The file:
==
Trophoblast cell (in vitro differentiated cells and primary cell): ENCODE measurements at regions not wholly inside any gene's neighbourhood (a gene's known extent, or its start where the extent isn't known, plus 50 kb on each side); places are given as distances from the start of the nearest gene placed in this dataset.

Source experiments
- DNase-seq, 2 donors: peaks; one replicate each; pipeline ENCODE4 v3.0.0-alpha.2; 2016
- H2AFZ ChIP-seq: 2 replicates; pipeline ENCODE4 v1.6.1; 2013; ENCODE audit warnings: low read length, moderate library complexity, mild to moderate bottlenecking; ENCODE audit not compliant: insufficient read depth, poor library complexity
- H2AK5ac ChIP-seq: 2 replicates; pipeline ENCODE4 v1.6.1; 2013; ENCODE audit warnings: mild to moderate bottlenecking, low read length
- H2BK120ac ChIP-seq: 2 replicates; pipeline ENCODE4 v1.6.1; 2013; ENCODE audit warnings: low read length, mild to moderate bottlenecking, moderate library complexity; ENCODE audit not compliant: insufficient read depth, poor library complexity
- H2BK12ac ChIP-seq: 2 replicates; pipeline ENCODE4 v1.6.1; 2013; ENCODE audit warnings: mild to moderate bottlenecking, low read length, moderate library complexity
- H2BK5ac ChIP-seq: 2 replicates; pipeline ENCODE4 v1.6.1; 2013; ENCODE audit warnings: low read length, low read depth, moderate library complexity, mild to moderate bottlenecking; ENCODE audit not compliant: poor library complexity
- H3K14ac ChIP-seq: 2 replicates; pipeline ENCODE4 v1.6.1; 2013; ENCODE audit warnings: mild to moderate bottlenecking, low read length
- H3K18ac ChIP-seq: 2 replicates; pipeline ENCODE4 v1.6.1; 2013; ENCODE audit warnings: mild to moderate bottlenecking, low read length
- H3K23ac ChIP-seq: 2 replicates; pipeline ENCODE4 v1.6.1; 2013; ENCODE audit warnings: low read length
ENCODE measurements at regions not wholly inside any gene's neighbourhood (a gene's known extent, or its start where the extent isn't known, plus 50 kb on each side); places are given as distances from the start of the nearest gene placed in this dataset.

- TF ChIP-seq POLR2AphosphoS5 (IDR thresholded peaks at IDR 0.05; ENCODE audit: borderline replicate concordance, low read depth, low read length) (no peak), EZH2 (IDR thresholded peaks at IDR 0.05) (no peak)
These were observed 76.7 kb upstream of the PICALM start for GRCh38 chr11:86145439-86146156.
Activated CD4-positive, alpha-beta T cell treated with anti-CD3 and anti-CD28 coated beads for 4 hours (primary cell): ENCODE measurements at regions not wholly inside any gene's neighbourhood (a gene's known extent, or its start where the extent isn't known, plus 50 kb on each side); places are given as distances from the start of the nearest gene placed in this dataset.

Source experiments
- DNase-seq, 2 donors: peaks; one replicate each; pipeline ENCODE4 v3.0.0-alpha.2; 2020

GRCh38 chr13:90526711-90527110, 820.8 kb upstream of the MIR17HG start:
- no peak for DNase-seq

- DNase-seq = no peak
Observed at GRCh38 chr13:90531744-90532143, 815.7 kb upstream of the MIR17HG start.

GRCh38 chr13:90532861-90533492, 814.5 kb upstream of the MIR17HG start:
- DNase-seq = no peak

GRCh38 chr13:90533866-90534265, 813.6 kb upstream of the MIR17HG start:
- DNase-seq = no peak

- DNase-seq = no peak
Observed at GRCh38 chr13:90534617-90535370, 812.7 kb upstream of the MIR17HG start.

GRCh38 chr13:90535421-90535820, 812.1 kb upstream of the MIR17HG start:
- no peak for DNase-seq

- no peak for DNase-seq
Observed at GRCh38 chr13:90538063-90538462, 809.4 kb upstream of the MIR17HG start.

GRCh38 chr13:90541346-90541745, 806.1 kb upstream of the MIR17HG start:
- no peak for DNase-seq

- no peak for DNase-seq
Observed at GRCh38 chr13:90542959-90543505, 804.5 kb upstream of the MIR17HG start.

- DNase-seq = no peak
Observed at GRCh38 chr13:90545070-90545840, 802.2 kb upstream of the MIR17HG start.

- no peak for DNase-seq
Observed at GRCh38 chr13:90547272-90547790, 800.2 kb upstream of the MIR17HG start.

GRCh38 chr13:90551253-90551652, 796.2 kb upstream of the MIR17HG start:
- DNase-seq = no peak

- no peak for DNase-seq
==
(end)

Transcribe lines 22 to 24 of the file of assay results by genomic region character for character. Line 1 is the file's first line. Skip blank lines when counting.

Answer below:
GRCh38 chr13:90532861-90533492, 814.5 kb upstream of the MIR17HG start:
- DNase-seq = no peak

GRCh38 chr13:90533866-90534265, 813.6 kb upstream of the MIR17HG start: